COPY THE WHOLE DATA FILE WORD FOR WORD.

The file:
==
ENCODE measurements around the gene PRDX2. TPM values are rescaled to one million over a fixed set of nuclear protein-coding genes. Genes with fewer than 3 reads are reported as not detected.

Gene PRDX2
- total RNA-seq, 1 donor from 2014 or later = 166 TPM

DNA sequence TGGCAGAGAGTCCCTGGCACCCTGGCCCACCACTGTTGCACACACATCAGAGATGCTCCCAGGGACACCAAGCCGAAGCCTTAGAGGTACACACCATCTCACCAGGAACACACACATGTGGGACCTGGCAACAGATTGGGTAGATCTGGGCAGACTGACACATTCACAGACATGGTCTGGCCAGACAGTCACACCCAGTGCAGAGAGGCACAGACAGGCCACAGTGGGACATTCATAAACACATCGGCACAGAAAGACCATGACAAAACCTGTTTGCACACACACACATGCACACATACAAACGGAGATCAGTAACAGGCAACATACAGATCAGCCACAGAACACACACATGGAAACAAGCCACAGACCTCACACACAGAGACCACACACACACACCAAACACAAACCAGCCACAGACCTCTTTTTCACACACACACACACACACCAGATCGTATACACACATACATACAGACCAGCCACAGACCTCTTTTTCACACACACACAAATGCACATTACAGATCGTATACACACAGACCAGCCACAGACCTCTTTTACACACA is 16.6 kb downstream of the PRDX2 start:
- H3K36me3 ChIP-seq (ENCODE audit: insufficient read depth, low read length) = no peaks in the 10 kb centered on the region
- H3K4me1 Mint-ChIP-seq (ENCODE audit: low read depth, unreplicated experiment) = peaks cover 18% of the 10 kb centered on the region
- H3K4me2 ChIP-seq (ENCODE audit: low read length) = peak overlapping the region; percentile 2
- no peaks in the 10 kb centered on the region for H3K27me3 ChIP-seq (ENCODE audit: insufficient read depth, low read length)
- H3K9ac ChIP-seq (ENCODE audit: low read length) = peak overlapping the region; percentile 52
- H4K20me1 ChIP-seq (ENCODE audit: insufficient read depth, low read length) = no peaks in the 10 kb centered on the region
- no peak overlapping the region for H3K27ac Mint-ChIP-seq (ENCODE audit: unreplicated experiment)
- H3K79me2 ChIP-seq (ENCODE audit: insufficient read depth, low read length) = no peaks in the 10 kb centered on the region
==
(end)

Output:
ENCODE measurements around the gene PRDX2. TPM values are rescaled to one million over a fixed set of nuclear protein-coding genes. Genes with fewer than 3 reads are reported as not detected.

Gene PRDX2
- total RNA-seq, 1 donor from 2014 or later = 166 TPM

DNA sequence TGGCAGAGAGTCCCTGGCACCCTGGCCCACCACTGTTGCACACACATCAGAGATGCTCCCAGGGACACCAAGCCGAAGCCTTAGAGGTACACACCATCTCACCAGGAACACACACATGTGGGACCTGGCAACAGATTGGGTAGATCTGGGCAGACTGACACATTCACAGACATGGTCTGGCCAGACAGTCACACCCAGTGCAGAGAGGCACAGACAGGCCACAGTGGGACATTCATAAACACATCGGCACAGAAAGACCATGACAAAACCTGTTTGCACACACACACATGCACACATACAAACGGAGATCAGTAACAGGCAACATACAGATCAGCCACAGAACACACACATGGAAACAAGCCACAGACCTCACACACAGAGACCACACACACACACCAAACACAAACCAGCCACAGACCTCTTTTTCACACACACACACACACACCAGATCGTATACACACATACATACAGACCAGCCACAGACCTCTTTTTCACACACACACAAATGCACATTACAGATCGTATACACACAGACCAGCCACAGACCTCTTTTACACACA is 16.6 kb downstream of the PRDX2 start:
- H3K36me3 ChIP-seq (ENCODE audit: insufficient read depth, low read length) = no peaks in the 10 kb centered on the region
- H3K4me1 Mint-ChIP-seq (ENCODE audit: low read depth, unreplicated experiment) = peaks cover 18% of the 10 kb centered on the region
- H3K4me2 ChIP-seq (ENCODE audit: low read length) = peak overlapping the region; percentile 2
- no peaks in the 10 kb centered on the region for H3K27me3 ChIP-seq (ENCODE audit: insufficient read depth, low read length)
- H3K9ac ChIP-seq (ENCODE audit: low read length) = peak overlapping the region; percentile 52
- H4K20me1 ChIP-seq (ENCODE audit: insufficient read depth, low read length) = no peaks in the 10 kb centered on the region
- no peak overlapping the region for H3K27ac Mint-ChIP-seq (ENCODE audit: unreplicated experiment)
- H3K79me2 ChIP-seq (ENCODE audit: insufficient read depth, low read length) = no peaks in the 10 kb centered on the region